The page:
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ARS Home » Northeast Area » University Park, Pennsylvania » Pasture Systems & Watershed Management Research » Research » Publications at this Location » Publication #203215

Title: Managing Machinery in the Biological Farm System

item Rotz, Clarence - Al

Submitted to: Resource Magazine
Publication Type: Trade Journal
Publication Acceptance Date: 1/20/2007
Publication Date: 4/9/2007
Citation: Rotz, C.A. 2007. Managing Machinery in the Biological Farm System. Resource Magazine. 14(3):4-5.

Interpretive Summary: An interpretive summary is not required.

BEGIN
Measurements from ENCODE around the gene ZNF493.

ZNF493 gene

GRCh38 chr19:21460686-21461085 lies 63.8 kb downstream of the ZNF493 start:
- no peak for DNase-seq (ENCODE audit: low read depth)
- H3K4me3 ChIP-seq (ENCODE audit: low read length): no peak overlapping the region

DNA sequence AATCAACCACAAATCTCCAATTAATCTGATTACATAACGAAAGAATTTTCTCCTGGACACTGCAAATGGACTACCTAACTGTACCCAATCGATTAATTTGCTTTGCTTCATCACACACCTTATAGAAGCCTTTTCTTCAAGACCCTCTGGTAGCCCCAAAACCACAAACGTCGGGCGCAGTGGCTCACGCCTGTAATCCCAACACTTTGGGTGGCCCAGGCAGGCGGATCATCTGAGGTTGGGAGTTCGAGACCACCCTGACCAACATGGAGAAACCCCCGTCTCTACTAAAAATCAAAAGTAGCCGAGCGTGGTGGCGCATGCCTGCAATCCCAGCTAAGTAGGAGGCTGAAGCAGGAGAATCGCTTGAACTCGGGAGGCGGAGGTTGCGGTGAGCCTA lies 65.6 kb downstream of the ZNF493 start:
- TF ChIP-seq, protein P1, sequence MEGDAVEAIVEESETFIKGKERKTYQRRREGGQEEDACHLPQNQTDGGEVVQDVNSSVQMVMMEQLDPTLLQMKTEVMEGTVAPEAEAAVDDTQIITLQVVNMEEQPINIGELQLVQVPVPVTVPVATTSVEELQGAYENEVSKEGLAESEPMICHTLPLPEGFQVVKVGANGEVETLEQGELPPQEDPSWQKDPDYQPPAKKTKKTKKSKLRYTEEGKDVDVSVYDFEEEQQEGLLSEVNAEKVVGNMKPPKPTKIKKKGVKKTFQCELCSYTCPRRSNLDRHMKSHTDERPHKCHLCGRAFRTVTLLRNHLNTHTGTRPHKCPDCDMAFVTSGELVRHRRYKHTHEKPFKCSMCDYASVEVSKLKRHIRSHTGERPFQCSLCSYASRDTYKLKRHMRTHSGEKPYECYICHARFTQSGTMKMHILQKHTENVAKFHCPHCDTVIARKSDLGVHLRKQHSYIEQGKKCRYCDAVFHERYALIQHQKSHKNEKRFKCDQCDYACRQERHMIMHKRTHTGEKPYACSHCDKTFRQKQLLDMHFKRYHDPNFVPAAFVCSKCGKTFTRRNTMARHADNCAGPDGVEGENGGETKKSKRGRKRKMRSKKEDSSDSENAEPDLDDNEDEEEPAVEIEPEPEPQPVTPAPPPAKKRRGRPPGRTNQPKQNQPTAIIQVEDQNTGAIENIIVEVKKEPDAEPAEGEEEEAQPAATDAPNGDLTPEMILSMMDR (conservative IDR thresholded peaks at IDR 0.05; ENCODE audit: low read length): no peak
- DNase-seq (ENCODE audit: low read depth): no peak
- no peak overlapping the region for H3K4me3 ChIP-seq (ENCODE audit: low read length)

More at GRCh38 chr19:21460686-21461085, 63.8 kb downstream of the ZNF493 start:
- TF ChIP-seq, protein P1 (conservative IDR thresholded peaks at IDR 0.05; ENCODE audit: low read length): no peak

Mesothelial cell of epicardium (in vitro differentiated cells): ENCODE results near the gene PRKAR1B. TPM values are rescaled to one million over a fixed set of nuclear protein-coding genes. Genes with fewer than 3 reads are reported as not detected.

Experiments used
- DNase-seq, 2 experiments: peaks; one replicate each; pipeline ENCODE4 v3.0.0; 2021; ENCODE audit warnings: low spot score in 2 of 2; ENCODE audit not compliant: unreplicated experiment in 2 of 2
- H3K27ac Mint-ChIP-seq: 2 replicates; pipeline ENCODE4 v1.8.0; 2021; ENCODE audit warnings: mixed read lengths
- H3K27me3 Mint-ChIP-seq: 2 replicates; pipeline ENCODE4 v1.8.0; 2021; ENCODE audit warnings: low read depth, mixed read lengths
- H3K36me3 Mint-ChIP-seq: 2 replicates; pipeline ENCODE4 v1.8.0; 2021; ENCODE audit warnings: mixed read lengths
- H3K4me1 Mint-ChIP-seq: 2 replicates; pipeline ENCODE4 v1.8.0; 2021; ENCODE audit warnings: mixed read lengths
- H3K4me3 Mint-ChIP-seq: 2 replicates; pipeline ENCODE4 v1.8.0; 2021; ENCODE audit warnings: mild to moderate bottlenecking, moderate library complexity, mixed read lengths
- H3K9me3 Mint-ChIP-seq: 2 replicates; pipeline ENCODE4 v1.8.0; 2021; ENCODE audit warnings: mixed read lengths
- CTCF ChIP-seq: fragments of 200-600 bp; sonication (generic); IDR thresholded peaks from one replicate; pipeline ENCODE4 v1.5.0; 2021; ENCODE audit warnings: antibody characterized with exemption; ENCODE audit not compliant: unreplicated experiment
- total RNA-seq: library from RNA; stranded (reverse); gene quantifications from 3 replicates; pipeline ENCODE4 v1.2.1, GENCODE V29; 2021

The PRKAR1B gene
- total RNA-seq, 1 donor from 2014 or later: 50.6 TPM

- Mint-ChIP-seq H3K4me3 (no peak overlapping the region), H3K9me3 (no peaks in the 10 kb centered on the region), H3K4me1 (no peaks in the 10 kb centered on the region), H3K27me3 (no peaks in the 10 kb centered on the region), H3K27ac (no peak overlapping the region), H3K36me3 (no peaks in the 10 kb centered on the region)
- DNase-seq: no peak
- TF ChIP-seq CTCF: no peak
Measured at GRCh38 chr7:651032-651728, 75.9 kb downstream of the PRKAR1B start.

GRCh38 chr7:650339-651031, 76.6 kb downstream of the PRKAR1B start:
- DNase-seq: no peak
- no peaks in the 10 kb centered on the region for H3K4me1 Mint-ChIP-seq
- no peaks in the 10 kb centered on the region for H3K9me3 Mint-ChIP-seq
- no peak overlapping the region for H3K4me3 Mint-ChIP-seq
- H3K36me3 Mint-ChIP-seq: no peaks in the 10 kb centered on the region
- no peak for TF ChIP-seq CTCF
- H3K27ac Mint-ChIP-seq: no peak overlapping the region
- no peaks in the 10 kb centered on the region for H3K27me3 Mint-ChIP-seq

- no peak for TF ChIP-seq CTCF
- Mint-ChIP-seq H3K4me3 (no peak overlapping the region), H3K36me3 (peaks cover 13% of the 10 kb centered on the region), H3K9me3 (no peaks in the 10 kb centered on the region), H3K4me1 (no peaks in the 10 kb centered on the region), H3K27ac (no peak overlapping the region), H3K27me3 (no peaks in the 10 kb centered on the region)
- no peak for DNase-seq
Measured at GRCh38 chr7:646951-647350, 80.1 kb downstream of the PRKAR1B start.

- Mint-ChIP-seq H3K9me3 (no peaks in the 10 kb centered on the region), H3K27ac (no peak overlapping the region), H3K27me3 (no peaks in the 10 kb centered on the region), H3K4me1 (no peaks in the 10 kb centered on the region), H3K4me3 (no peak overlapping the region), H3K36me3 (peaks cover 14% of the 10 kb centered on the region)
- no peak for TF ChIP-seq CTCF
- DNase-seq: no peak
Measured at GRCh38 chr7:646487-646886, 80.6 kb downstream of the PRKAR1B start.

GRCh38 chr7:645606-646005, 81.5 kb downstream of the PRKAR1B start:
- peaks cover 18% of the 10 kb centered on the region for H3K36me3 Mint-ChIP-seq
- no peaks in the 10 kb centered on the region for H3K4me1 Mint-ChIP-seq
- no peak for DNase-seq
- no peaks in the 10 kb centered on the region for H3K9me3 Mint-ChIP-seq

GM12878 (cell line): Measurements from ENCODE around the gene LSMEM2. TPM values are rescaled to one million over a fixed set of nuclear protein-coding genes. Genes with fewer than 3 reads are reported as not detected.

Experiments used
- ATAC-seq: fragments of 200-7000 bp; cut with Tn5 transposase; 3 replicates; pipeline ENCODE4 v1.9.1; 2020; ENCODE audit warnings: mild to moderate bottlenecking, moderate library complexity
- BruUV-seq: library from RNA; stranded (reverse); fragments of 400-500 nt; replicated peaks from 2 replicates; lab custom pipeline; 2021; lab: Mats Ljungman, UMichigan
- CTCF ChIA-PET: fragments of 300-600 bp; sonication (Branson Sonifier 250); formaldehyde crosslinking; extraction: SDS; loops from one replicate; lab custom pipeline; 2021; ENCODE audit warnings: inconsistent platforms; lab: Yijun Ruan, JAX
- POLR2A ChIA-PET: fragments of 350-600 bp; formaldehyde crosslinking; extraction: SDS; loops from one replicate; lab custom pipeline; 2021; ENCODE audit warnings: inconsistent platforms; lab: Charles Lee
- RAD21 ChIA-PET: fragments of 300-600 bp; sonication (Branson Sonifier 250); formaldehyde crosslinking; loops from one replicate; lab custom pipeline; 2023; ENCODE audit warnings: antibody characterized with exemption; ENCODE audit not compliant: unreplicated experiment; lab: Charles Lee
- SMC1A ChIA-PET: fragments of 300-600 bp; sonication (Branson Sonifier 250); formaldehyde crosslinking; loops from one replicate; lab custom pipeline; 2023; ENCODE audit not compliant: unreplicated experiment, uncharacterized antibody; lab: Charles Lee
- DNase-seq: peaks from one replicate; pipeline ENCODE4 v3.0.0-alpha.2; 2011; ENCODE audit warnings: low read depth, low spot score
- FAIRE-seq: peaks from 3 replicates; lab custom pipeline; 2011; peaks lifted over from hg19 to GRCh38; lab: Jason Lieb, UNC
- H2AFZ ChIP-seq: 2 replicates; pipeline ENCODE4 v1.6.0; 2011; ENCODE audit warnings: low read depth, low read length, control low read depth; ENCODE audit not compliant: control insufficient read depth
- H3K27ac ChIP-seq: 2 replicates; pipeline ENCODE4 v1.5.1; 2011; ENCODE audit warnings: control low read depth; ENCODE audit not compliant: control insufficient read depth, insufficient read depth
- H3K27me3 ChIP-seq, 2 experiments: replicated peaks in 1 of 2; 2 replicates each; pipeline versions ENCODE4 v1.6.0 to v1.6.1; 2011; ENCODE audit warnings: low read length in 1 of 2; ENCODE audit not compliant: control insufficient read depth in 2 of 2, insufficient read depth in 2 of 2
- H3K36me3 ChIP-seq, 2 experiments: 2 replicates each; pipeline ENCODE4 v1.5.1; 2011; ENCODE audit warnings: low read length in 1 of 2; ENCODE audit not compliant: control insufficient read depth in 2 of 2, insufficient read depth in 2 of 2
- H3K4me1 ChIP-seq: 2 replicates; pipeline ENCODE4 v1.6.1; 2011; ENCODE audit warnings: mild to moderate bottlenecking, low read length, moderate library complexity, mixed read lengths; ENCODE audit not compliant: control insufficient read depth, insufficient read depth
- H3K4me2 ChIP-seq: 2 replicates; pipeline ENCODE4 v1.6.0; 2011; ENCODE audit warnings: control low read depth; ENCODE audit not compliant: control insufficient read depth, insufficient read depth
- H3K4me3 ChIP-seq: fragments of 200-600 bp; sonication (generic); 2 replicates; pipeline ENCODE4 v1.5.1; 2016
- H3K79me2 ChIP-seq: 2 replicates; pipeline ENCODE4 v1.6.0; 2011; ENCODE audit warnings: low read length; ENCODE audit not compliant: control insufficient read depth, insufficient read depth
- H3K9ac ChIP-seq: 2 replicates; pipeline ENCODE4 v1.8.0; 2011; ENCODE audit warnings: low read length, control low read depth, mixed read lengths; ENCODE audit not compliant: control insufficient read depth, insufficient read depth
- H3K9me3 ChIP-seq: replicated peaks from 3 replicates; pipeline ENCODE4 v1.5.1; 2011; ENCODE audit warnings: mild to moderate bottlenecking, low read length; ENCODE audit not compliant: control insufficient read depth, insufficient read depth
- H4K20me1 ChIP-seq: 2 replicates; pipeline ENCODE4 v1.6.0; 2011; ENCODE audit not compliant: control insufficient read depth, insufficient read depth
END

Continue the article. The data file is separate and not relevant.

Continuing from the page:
Technical Abstract: From the time agricultural machinery came into common use on farms in the middle of the past century, Agricultural Engineers have been developing more efficient practices for using that equipment. In our profession, this has become known as agricultural machinery management. The key issue in machinery management is to develop the smallest or lowest cost set of machines that can get the job done in a timely manner. Traditional machinery management has focused on the interactions between field equipment, soil, and weather. We have developed relationships to study the efficiency and functional capacity of operations and the time available for fieldwork under given soil and weather conditions. Another important aspect of machinery management has been determining and minimizing production costs. When more than one set of equipment can accomplish the needed work in a timely manner, the normal practice is to select the set with the lowest total production cost. A weakness in traditional machinery management has been inadequate consideration of the biological processes of the farm system. Machinery management can have a large impact on crop growth and the losses and quality changes that occur during and following crop harvest. Machinery management for the future must give more attention to the influence of equipment on the biological system. This can be accomplished through whole-farm simulation. By simulating all of the major biological processes on the farm and their interaction with equipment, we can obtain an optimum system that considers all production costs, the ultimate value of the end products produced, and thus a more accurate optimization of farm profit. A software tool that currently provides this type of analysis is the Integrated Farm System Model. As we continue to refine our food, fiber, and bioenergy production systems of the future, we must continue the development of tools that better represent the biological processes of the farm and their interaction with management.